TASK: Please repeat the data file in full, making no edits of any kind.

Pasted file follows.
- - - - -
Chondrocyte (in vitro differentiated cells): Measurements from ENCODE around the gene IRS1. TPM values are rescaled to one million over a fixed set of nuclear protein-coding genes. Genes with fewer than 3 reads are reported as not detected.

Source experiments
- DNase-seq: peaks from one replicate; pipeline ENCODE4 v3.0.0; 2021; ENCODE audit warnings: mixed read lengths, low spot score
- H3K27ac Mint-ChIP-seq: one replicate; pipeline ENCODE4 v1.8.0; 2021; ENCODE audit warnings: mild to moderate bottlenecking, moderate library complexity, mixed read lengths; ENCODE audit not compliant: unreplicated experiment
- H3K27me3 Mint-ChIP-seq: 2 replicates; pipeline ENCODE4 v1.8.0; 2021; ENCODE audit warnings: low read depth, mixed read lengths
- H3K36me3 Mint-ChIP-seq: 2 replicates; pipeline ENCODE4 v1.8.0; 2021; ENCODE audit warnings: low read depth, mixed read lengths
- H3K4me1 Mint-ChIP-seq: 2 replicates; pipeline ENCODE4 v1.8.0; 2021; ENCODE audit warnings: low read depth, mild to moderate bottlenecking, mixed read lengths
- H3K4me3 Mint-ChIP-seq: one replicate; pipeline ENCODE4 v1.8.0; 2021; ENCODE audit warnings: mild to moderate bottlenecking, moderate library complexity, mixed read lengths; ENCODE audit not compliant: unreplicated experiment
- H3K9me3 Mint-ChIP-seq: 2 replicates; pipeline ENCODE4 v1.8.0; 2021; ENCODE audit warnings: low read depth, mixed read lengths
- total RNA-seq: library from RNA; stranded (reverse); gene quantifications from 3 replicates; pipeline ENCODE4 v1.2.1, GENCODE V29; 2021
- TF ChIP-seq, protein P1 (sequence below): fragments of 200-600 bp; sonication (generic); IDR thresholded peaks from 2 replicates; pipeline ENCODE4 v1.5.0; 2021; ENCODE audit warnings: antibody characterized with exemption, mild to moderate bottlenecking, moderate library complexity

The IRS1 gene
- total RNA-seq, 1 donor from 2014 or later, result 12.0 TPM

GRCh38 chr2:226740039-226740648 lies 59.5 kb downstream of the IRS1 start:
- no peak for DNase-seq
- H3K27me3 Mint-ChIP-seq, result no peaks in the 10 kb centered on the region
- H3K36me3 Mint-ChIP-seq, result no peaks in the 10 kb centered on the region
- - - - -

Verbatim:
Chondrocyte (in vitro differentiated cells): Measurements from ENCODE around the gene IRS1. TPM values are rescaled to one million over a fixed set of nuclear protein-coding genes. Genes with fewer than 3 reads are reported as not detected.

Source experiments
- DNase-seq: peaks from one replicate; pipeline ENCODE4 v3.0.0; 2021; ENCODE audit warnings: mixed read lengths, low spot score
- H3K27ac Mint-ChIP-seq: one replicate; pipeline ENCODE4 v1.8.0; 2021; ENCODE audit warnings: mild to moderate bottlenecking, moderate library complexity, mixed read lengths; ENCODE audit not compliant: unreplicated experiment
- H3K27me3 Mint-ChIP-seq: 2 replicates; pipeline ENCODE4 v1.8.0; 2021; ENCODE audit warnings: low read depth, mixed read lengths
- H3K36me3 Mint-ChIP-seq: 2 replicates; pipeline ENCODE4 v1.8.0; 2021; ENCODE audit warnings: low read depth, mixed read lengths
- H3K4me1 Mint-ChIP-seq: 2 replicates; pipeline ENCODE4 v1.8.0; 2021; ENCODE audit warnings: low read depth, mild to moderate bottlenecking, mixed read lengths
- H3K4me3 Mint-ChIP-seq: one replicate; pipeline ENCODE4 v1.8.0; 2021; ENCODE audit warnings: mild to moderate bottlenecking, moderate library complexity, mixed read lengths; ENCODE audit not compliant: unreplicated experiment
- H3K9me3 Mint-ChIP-seq: 2 replicates; pipeline ENCODE4 v1.8.0; 2021; ENCODE audit warnings: low read depth, mixed read lengths
- total RNA-seq: library from RNA; stranded (reverse); gene quantifications from 3 replicates; pipeline ENCODE4 v1.2.1, GENCODE V29; 2021
- TF ChIP-seq, protein P1 (sequence below): fragments of 200-600 bp; sonication (generic); IDR thresholded peaks from 2 replicates; pipeline ENCODE4 v1.5.0; 2021; ENCODE audit warnings: antibody characterized with exemption, mild to moderate bottlenecking, moderate library complexity

The IRS1 gene
- total RNA-seq, 1 donor from 2014 or later, result 12.0 TPM

GRCh38 chr2:226740039-226740648 lies 59.5 kb downstream of the IRS1 start:
- no peak for DNase-seq
- H3K27me3 Mint-ChIP-seq, result no peaks in the 10 kb centered on the region
- H3K36me3 Mint-ChIP-seq, result no peaks in the 10 kb centered on the region